Full disclosure is when we share everything we know with our stakeholders.
Transparency, however, is focused on what our stakeholders need to know. It requires us to understand them and, most importantly, make a few judgment calls on what works best for the particular context.
There is a whole collection of organizations that runs teams built on a complete lack of transparency. That approach can work (Apple is a famous example) but it makes certain important assumptions on how innovation occurs. The belief system in such places is that a collection of central teams of innovators knows the answers and create the path for everyone else.
For everyone else, transparency offers a path to building trusting, innovative teams and organizations. The challenge in these cases is striking the balance between transparency and full disclosure. There is a time and place for both. But, the onus is on us to make sure we understand when each must be used.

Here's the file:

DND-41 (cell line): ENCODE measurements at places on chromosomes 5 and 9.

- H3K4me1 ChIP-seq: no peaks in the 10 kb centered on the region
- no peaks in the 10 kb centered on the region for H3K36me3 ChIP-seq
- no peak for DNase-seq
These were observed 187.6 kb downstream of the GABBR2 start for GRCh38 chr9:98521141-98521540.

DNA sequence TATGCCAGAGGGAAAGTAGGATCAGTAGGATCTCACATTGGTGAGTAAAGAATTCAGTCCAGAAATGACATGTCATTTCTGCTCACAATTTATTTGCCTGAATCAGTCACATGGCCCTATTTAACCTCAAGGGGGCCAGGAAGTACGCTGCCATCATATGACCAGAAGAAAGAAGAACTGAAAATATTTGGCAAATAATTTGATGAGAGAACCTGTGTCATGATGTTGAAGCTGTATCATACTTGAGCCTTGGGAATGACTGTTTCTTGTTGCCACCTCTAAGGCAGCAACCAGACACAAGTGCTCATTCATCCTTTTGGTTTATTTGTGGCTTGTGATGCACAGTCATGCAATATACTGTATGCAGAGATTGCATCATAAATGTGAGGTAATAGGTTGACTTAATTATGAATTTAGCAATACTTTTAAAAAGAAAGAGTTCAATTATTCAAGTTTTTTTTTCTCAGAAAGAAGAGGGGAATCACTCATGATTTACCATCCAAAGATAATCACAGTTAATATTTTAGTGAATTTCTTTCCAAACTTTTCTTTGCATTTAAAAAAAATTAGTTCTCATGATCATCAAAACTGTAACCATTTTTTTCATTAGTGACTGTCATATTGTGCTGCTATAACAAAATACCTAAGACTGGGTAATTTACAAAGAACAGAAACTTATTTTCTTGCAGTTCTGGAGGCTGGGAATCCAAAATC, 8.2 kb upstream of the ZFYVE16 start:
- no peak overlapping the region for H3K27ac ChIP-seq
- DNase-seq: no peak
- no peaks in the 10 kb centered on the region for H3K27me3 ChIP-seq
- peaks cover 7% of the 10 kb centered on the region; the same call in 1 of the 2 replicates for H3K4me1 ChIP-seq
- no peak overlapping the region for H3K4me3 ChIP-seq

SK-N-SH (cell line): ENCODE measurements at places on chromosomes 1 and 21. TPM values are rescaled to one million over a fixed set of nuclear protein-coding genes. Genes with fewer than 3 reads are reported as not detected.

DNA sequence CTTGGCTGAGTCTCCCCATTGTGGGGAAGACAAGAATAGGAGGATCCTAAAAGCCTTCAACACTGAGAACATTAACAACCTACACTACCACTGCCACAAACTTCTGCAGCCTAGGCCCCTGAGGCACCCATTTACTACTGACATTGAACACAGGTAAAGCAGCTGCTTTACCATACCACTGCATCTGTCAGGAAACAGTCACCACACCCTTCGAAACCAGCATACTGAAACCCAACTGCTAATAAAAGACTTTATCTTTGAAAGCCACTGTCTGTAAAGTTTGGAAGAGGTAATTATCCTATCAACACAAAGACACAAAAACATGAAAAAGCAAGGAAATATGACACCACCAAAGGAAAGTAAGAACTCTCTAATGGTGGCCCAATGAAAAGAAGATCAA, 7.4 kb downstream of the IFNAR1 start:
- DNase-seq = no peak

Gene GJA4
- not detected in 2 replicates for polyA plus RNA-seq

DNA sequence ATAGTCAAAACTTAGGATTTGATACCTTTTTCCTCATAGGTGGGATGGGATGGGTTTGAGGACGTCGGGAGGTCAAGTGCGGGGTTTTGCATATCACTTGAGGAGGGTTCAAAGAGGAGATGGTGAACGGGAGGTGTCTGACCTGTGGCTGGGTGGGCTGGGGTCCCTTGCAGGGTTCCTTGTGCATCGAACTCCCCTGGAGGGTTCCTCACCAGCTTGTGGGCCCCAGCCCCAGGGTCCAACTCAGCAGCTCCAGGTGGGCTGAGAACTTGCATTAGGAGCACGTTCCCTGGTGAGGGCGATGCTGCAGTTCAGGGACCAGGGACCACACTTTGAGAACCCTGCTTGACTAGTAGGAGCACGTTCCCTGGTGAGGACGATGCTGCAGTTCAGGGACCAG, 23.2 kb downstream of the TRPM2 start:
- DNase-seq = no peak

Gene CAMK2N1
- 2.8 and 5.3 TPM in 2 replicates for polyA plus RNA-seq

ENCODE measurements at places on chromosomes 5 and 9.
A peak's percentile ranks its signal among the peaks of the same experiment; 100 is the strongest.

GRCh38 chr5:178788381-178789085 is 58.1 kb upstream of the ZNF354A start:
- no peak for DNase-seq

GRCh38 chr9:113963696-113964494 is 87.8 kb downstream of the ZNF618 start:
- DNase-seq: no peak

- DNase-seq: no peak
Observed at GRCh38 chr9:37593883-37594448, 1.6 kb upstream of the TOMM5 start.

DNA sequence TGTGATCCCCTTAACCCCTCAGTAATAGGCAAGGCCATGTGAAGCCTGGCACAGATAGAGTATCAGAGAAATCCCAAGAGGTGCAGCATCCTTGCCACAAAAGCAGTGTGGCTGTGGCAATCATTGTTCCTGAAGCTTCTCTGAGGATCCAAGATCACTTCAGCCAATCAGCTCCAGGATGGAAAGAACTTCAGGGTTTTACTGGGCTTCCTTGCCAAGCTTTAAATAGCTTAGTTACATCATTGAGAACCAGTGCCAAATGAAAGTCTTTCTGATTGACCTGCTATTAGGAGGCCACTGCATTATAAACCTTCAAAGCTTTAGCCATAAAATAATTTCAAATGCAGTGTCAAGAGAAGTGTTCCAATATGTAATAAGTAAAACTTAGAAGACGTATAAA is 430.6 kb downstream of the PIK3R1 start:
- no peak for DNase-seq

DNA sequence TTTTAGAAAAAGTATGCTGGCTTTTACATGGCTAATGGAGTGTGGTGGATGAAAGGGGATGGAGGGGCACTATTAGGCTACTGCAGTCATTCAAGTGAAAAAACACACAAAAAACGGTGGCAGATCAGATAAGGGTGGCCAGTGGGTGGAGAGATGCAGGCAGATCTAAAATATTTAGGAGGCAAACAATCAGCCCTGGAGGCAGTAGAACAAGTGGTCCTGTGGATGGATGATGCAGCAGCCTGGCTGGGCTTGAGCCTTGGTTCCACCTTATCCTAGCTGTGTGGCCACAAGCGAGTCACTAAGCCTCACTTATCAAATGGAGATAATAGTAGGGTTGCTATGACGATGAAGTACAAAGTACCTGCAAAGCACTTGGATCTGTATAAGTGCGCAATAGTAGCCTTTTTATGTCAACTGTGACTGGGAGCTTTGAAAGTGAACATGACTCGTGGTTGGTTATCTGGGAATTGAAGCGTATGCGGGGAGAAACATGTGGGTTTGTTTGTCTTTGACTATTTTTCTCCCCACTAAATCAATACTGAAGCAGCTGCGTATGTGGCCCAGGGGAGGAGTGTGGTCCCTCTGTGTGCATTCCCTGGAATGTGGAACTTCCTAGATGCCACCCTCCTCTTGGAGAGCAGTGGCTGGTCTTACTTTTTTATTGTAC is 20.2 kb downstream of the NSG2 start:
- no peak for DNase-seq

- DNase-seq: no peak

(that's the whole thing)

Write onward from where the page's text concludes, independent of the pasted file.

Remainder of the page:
(Having made the mistake of leaning on, and being burnt by full disclosure one time too many, I’ve learnt that it is probably safer to err on transparency as a default)
HT: The trust radar in Reputation Rules by Daniel Diermeier – for a clear explanation of the difference between transparency and full disclosure in the realm of crisis management. Transparency is the first step in Prof Diermeier’s “trust radar” below.